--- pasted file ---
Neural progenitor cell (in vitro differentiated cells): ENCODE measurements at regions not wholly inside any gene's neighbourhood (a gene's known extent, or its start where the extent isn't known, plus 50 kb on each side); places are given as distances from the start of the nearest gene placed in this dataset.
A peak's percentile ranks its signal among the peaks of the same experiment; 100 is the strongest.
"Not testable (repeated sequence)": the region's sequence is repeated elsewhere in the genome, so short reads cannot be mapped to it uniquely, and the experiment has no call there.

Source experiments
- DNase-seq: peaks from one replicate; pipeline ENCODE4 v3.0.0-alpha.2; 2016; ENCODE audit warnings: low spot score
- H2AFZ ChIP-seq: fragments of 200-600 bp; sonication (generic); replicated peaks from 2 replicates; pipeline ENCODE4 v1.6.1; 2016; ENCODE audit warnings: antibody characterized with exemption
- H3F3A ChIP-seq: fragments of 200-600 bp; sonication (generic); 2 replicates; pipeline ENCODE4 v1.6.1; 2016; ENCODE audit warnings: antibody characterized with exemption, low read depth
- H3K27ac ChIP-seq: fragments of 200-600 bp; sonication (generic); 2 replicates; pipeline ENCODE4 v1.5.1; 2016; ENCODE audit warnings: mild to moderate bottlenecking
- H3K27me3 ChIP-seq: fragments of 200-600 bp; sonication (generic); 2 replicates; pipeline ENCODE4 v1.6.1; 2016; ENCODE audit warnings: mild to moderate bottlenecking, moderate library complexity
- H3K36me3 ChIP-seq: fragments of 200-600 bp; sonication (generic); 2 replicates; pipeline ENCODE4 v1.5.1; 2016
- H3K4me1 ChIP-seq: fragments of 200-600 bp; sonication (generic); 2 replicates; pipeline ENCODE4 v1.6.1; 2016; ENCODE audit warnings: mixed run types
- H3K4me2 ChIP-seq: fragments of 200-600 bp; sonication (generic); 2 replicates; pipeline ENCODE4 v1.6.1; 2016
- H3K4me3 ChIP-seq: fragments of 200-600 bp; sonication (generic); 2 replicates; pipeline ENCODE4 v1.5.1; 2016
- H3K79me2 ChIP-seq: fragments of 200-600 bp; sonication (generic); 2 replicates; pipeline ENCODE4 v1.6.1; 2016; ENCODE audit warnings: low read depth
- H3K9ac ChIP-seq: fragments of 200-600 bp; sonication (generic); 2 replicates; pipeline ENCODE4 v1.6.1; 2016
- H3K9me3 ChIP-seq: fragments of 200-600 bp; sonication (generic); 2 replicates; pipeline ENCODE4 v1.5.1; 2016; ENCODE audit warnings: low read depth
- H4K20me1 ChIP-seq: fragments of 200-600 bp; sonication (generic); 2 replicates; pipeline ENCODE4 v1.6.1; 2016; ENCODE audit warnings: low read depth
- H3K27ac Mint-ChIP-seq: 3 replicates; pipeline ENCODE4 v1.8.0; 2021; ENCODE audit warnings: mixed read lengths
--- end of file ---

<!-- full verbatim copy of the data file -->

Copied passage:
Neural progenitor cell (in vitro differentiated cells): ENCODE measurements at regions not wholly inside any gene's neighbourhood (a gene's known extent, or its start where the extent isn't known, plus 50 kb on each side); places are given as distances from the start of the nearest gene placed in this dataset.
A peak's percentile ranks its signal among the peaks of the same experiment; 100 is the strongest.
"Not testable (repeated sequence)": the region's sequence is repeated elsewhere in the genome, so short reads cannot be mapped to it uniquely, and the experiment has no call there.

Source experiments
- DNase-seq: peaks from one replicate; pipeline ENCODE4 v3.0.0-alpha.2; 2016; ENCODE audit warnings: low spot score
- H2AFZ ChIP-seq: fragments of 200-600 bp; sonication (generic); replicated peaks from 2 replicates; pipeline ENCODE4 v1.6.1; 2016; ENCODE audit warnings: antibody characterized with exemption
- H3F3A ChIP-seq: fragments of 200-600 bp; sonication (generic); 2 replicates; pipeline ENCODE4 v1.6.1; 2016; ENCODE audit warnings: antibody characterized with exemption, low read depth
- H3K27ac ChIP-seq: fragments of 200-600 bp; sonication (generic); 2 replicates; pipeline ENCODE4 v1.5.1; 2016; ENCODE audit warnings: mild to moderate bottlenecking
- H3K27me3 ChIP-seq: fragments of 200-600 bp; sonication (generic); 2 replicates; pipeline ENCODE4 v1.6.1; 2016; ENCODE audit warnings: mild to moderate bottlenecking, moderate library complexity
- H3K36me3 ChIP-seq: fragments of 200-600 bp; sonication (generic); 2 replicates; pipeline ENCODE4 v1.5.1; 2016
- H3K4me1 ChIP-seq: fragments of 200-600 bp; sonication (generic); 2 replicates; pipeline ENCODE4 v1.6.1; 2016; ENCODE audit warnings: mixed run types
- H3K4me2 ChIP-seq: fragments of 200-600 bp; sonication (generic); 2 replicates; pipeline ENCODE4 v1.6.1; 2016
- H3K4me3 ChIP-seq: fragments of 200-600 bp; sonication (generic); 2 replicates; pipeline ENCODE4 v1.5.1; 2016
- H3K79me2 ChIP-seq: fragments of 200-600 bp; sonication (generic); 2 replicates; pipeline ENCODE4 v1.6.1; 2016; ENCODE audit warnings: low read depth
- H3K9ac ChIP-seq: fragments of 200-600 bp; sonication (generic); 2 replicates; pipeline ENCODE4 v1.6.1; 2016
- H3K9me3 ChIP-seq: fragments of 200-600 bp; sonication (generic); 2 replicates; pipeline ENCODE4 v1.5.1; 2016; ENCODE audit warnings: low read depth
- H4K20me1 ChIP-seq: fragments of 200-600 bp; sonication (generic); 2 replicates; pipeline ENCODE4 v1.6.1; 2016; ENCODE audit warnings: low read depth
- H3K27ac Mint-ChIP-seq: 3 replicates; pipeline ENCODE4 v1.8.0; 2021; ENCODE audit warnings: mixed read lengths